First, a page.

Blueberry-Strawberry Jam (adapted from a pectin insert)
Yields ~8 cups jam (do not double because pectin will not set, always make in smaller batches)

4 cups crushed fruit- This is about 4 pints of fruit, I usually split it down the middle between the two fruits, sometimes a bit heavier on strawberry
7 cups sugar
½ lemon, juiced
1 package liquid pectin

Wash jars in dishwasher. The best seal is hot jars with hot lids, so plan accordingly. In the smaller pot, fill ¾ full with water and add bands, tongs, ladle, small spoon, funnel, and lids. Bring water to just under a boil.

Cut up strawberries and lightly crush to achieve 2 cups crushed fruit. Crush blueberries to fill remaining two cups. Add to high-sided pot along with sugar and lemon juice. Heat pot over medium-high heat, stirring often with spoon until it comes to a rolling boil (it will expand, which is why you need the high sides). Add liquid pectin and return to a boil. Boil for 1 minute while stirring constantly and then turn off heat. Using little spoon skim off any foam off top.

Ladle hot jam into clean jars using funnel, filling to within 1/8 inch of top. Using tongs, carefully cover with flat lids, wipe any jam off sides with wet paper towel, and then place screw band over lid. Using the kitchen towel to protect your hands, screw bands on tightly. Invert jars for 5-10 minutes. After, turn jars upright to check seal. If lid springs back, the jar is not sealed yet and should be inverted for 10 more minutes. If it still springs back, the seal is bad and you must refrigerate the jam. Jam can be stored in a cool dark place for 1-1.5 years, and can be refrigerated open for 1 month.

Tuesday, August 9, 2011

Grilled Green Chile Chicken Pizza

It’s hot here. It's hot everywhere. It's that stretch of summer where I refuse to turn on my oven because it heats my house up by 25 degrees. No thank you very much. This leads to a lot of grilling, which I did plenty of this past weekend (along with some cold beer). Saturday night I was I was feeling pizza, which I normally make with fresh tomatoes from the garden, but those are still a few weeks away. I did have some leftover grilled sweet corn and fresh green chiles I pulled out of my garden.

As is apparent, from my Southwest roots I developed an appetite for all things green chile. This is no exception, and along with the delicious peak season sweet corn, it turned out fabulous. If you're in a pinch, you can use leftover roast chicken instead of grilling your own, but make sure to spice it before sprinkling it over your pizza.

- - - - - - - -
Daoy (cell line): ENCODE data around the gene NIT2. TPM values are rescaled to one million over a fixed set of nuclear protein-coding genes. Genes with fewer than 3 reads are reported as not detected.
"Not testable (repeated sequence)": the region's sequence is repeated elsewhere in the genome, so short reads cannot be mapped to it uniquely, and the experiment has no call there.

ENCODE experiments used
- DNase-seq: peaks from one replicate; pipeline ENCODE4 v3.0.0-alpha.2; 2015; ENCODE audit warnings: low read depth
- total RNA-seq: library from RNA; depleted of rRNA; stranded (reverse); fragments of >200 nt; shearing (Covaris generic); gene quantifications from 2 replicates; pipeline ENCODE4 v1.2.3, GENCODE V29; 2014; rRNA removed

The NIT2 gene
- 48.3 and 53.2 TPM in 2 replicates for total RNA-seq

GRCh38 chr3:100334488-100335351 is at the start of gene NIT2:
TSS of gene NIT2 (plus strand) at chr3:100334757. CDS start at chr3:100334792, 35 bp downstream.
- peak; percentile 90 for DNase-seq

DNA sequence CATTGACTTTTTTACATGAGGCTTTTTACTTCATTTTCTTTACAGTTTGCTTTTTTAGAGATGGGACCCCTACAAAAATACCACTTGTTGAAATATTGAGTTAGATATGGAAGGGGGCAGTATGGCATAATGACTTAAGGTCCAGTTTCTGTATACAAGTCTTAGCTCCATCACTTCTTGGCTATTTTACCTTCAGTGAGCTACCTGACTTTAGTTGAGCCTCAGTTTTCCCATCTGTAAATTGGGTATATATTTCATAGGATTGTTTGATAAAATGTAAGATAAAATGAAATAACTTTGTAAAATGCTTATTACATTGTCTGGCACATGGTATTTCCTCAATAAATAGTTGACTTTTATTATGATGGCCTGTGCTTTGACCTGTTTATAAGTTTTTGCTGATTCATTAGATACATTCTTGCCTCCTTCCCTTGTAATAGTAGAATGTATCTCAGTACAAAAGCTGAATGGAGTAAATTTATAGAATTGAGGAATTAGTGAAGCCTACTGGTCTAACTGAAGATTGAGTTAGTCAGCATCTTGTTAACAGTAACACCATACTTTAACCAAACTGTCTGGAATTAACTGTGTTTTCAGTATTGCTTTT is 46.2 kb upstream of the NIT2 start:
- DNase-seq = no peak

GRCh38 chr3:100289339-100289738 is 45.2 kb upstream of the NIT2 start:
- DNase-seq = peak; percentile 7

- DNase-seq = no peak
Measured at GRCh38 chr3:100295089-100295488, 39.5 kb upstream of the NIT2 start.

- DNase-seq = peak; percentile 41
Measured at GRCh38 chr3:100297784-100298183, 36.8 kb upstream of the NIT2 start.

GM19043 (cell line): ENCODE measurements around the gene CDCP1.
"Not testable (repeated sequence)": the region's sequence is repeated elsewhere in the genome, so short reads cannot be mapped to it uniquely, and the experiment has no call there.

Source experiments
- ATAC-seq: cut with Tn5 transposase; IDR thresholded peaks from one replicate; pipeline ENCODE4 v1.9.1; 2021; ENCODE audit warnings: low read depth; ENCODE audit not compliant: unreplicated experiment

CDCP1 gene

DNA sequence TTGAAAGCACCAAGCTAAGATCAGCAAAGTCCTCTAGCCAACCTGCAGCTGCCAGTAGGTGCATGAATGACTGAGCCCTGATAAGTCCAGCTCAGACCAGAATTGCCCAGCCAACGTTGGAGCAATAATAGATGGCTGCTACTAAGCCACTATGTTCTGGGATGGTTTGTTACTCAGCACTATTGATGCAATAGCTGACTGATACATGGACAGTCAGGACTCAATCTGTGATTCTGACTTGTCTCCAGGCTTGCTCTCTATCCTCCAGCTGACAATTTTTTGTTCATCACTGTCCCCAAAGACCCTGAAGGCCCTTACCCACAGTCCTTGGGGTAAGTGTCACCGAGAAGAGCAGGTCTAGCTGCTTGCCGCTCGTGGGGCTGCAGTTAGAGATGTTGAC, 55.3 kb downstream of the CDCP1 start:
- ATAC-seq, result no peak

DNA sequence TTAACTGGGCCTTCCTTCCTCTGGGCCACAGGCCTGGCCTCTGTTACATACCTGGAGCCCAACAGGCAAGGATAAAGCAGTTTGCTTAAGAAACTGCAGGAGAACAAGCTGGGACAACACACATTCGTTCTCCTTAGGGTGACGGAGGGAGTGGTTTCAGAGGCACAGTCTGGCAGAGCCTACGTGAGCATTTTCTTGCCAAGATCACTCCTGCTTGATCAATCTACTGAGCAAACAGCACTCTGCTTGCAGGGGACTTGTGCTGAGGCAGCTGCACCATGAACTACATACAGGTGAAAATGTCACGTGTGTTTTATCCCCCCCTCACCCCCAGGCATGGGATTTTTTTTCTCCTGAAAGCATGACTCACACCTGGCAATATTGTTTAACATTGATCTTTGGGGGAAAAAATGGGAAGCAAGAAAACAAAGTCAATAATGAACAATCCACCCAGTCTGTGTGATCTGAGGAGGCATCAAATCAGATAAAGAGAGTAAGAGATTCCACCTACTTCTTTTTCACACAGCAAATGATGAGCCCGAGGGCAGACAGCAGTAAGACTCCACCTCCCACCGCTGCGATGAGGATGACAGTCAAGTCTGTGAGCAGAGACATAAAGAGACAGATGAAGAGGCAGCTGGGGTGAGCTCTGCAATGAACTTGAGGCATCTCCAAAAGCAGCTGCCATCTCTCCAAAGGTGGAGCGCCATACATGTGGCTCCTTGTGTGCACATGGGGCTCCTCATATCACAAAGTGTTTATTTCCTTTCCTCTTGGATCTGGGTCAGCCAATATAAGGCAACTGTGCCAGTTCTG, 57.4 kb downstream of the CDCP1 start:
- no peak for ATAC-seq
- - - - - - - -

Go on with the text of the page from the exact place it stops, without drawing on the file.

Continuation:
Grilled Green Chile Chicken Pizza
Makes 3 16-inch pizzas

Dough (adapted from Alton Brown)
3 cups flour (16oz)
2 ½ teaspoons yeast
1 teaspoon salt
1 tablespoon olive oil
1 1/3 cups warm water

4 tomatillos, husks removed
2 green chiles
1 tablespoon chopped cilantro
½ teaspoon sugar

1 pound boneless, skinless chicken breasts, pounded to even thickness
Salt and pepper
1 teaspoon cumin
1 teaspoon coriander
4 medium ears sweet corn, grilled or boiled, cut off the cob
6 ounces Mozzarella cheese

For the dough: Combine the flour and yeast in the bowl of a stand mixer. Start the mixer on low, using the hook attachment, and mix until the dough just comes together, approximately 1 1/2 minutes. Increase the mixer speed to medium and knead for 15 minutes. Be careful as your mixer may try to walk off the counter.

Tear off a small piece of dough and flatten into a disk. Gently stretch the dough until thin. Hold it up to the light and look to see if a see-through, taut membrane has formed. The dough will be quite sticky, but manageable. Fold the dough onto itself and form it into a smooth ball. Lightly oil the bowl of your mixer (olive oil or cooking spray). Place the dough in the bowl and roll it around to coat with the oil. Cover with plastic wrap and leave at room temperature to double in size, approximately 1 hour.